• Resolving the Cyclic Cashew Crisis in Tanzania

    Resolving the Cyclic Cashew Crisis in Tanzania0

    Tanzania has just witnessed a tale of the sacking of two Charles’. One, the Minister who was responsible for agriculture and, another, for industries. What has been dubbed ‘koroshow’ is behind this, not least because the cashew board has also been dissolved alongside other related reshuffles. Korosho is a Swahili word for cashew. For politicians from the opposition camp,

  • Having Friends in Power

    Having Friends in Power0

    Why aren’t you writing about it, a former colleague asked. She/He was referring to my practice of analyzing political appointments in Tanzania. In this case, it was in reference to her/his appointment. Her/His appointment, like those of a couple of my other colleagues,  has left me contemplating about what does it mean to have friends in echelons of

  • Peaceful Tanzania: Back to the Future?

    Peaceful Tanzania: Back to the Future?0

    “In this great future, you can’t forget your past” – Bob Marley We are told historians cannot predict the future. They can only review the past. And they do so to illuminate the present. So, here I am reading those who can unpack the present and peek at the future of my beloved country. ‘Tanzania: Everyone is scared’ reads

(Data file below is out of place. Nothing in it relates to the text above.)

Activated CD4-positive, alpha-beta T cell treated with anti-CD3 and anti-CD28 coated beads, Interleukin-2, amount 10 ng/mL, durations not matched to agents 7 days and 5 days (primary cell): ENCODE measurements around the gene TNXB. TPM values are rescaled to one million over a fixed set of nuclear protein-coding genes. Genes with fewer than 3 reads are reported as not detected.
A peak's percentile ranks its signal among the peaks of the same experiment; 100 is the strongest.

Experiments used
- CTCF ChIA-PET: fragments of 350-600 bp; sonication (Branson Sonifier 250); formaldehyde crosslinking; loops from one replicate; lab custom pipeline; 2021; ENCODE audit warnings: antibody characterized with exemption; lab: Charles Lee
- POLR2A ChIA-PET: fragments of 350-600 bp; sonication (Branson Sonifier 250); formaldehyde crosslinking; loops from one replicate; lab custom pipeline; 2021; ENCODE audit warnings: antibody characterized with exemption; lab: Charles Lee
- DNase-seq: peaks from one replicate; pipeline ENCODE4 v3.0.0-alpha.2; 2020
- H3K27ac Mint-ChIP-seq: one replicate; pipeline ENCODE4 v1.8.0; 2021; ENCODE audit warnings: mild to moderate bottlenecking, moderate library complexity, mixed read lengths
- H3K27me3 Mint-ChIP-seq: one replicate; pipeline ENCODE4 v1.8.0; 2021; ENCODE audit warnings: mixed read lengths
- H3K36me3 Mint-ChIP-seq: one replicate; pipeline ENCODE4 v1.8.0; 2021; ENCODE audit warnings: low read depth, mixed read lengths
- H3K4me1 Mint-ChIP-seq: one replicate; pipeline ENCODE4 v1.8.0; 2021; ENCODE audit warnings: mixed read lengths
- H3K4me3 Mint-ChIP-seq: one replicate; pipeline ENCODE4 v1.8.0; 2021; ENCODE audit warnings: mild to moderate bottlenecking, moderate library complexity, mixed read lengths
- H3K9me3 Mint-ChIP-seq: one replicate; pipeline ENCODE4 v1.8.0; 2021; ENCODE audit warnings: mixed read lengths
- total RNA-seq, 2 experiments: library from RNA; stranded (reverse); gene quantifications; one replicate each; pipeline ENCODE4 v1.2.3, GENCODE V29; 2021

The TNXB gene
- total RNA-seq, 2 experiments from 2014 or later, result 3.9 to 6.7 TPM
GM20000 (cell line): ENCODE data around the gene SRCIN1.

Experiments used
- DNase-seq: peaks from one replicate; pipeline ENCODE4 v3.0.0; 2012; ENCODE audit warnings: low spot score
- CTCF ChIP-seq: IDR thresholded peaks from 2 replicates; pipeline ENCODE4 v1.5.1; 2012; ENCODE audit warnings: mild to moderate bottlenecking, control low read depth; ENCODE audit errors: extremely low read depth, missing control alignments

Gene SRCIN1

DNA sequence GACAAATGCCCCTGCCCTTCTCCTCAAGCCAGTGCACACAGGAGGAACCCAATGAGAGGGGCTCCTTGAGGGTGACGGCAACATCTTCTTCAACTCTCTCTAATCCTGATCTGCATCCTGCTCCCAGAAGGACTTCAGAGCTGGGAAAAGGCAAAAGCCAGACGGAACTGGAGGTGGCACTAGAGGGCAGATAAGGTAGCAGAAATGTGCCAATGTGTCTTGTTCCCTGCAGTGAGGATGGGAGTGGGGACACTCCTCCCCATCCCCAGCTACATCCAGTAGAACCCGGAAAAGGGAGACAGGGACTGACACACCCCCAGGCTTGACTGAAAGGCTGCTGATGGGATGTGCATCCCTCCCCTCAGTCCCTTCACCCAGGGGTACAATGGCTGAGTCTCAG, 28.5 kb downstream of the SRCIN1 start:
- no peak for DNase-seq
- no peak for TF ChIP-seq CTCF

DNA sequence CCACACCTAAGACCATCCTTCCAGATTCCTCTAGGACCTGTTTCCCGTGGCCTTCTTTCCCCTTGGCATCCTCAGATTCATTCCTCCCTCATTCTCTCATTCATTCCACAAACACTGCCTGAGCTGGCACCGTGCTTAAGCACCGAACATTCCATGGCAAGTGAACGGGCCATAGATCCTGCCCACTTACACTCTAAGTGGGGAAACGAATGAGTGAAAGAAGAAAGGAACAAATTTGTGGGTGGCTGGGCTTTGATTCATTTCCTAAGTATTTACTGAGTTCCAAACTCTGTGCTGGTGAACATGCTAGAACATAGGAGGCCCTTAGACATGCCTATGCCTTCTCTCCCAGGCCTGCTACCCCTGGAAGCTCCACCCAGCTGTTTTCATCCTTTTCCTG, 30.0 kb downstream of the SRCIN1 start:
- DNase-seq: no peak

• Beyond Advocating for Change

    Beyond Advocating for Change0

    “Decades ago, as President of my country, I told Tanzanians that the choice before them was to change or be changed. I was wrong. There was no choice. They had to change, and would still BE changed” – Mwalimu Julius Nyerere Change is the only constant. A change is gonna come. The times they are a-changin’. These

  • Can Being Bayesian Save Tanzanians From Internal Inconsistency?

    Can Being Bayesian Save Tanzanians From Internal Inconsistency?0

    I read with great interest Constantine Manda’s (@msisiri) response to my blog post on the recent results from the Pew Surveys. Thanks to the ABCs of Bayesian Analysis that I picked up from Casper Troskie at the University of Cape Town (UCT), I managed to follow the argument and model. And I agree that we need to be Bayesian. What


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